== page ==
Our Commitment to Gender Balance

At Trainline, we know that a diverse team is crucial to delivering the best app and website experience for our global customer base. A diverse team also results in a more engaging, inclusive, and creative workplace for our people. We’re committed to diversity in all forms, whether gender, ethnicity, sexuality, disability, nationality, or diversity of thought and working style.

We have done a lot of work with the wider industry on the issue of women in tech over the last few years. This involves supporting grassroots charitable organisations focused on helping younger females enter the industry, as well as working directly with schools on mentoring students from difficult backgrounds to help them see that a career in tech is within their grasp.

We continue to reassess and improve the recruitment processes we use, to make it even easier for young female tech talent to join us. We’ve seen good results from these processes so far and, in the last year, have hired more women than men across our three offices in London, Edinburgh and Paris. Many of our new female hires are in our technology specialist teams, which account for more than half our people, and more than a third (35%) of our people company-wide are women.

Our new practices include:

  • The launch of People Led Groups (PLGs), made up of representatives from across the business – spanning all levels of seniority and all functions - who are focused on making Trainline an even more diverse and inclusive place to work. The PLGs focus on many areas of diversity, including women, ethnic minorities, differently-abled and LGBTQ+.
  • The launch of our learning and development programme (Know How You Grow) to help junior women and men at Trainline thrive and progress to more senior roles with the organisation.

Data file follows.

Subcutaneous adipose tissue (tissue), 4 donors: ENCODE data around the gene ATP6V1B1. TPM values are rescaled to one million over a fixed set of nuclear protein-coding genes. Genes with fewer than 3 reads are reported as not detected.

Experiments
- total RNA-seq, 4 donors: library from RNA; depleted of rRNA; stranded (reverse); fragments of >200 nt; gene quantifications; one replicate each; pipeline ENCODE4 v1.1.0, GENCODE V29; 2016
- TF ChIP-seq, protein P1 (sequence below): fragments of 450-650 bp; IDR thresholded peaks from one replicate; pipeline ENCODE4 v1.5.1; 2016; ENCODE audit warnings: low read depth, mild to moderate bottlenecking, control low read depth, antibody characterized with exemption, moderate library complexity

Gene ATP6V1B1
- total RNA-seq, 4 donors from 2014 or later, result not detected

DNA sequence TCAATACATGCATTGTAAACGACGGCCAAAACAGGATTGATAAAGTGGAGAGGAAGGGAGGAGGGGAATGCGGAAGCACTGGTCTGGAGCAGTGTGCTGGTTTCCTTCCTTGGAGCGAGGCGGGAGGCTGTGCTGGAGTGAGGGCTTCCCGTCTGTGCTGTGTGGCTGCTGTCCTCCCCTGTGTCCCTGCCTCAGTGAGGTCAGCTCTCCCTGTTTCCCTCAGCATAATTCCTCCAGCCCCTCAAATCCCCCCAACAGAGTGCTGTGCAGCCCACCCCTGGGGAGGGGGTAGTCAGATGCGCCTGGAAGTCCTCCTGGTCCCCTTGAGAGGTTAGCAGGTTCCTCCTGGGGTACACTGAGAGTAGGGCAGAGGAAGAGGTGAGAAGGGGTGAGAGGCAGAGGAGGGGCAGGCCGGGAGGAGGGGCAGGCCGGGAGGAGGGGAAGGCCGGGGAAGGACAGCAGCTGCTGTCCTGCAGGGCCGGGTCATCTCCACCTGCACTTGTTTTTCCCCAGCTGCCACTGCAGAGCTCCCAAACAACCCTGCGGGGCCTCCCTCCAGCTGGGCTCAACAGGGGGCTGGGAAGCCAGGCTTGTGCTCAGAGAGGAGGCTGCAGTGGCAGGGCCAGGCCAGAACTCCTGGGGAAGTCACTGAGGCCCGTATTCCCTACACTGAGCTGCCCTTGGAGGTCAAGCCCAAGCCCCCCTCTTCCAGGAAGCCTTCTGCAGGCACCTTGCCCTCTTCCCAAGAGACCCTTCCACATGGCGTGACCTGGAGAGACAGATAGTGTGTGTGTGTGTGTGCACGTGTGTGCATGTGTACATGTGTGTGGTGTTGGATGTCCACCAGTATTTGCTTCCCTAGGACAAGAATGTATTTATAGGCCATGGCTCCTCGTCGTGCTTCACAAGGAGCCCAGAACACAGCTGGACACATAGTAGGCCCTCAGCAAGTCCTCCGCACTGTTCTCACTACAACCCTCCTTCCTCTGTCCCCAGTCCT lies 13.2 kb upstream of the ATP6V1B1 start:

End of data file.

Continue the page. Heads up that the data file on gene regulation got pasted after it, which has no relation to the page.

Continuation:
• Our hiring managers have taken training on how to recognise and avoid unconscious bias.
  • Making it mandatory that female candidates are interviewed for senior management and leadership roles, with a minimum of one female on each shortlist.
  • Ongoing focus on our mentoring programme which gives every mid and senior-level woman and man the opportunity to partner with an executive team mentor who can advise, champion, and support them in their roles and career.

However, a continued shortage of women in tech – as well as in the rail industry - can limit the number of female candidates applying for open roles, particularly for senior and leadership positions.  As a result, the majority of new female team members we’ve welcomed over the last year have filled junior roles in the business; we’re committed to supporting them in progressing their careers at Trainline and are excited to see the great things they will achieve. With more junior women joining our organisation, and despite more than a third (35%) of our people being women in April 2020, we have seen our gender pay gap* increase from 20% in April 2019 to 26% in April 2020.

We are not satisfied with this and will continue to review and adapt our strategy to tackling gender imbalance. As well as continuing to support and mentor women in more junior roles at our company, we’ll make sure we are laser-focused on getting the best senior female tech talent through our doors.

We review our plan to reduce our gender pay gap on a quarterly basis and our hiring plans monthly, at executive level. We have also welcomed Jenny Duvalier to our Board as a Non-Executive Director tasked with overseeing diversity & inclusion, within a wider remit of workforce engagement.


We know that we have a responsibility to continue to support women in the wider tech industry and a role to play in ensuring females of all ages and backgrounds have access to a career in tech.  For this reason, we support a number of charitable organisations:

  • Future Frontiers, a charity that equips students from disadvantaged backgrounds with the information and mindset to achieve their career aspirations, pairing over 200 secondary school students with Trainline employees in our London and Edinburgh offices
  • Code First: Girls, a UK-based social enterprise focussed on building diversity and skills in the tech sector. In this, our third, year of supporting the organisation, we helped them reach – and surpass – their target of training 20,000 young women in the UK to code for free
  • Ada Tech School in France, a computer science school dedicated to helping more women learn to code through training courses that are designed to tackle gender and cultural biases of technology. As well as supporting the school by providing mentors and insight into working in tech, we have welcomed a full-time apprentice from the school to work in our Paris office

*The difference between the average mean hourly pay of women and the average mean hourly pay of men at Trainline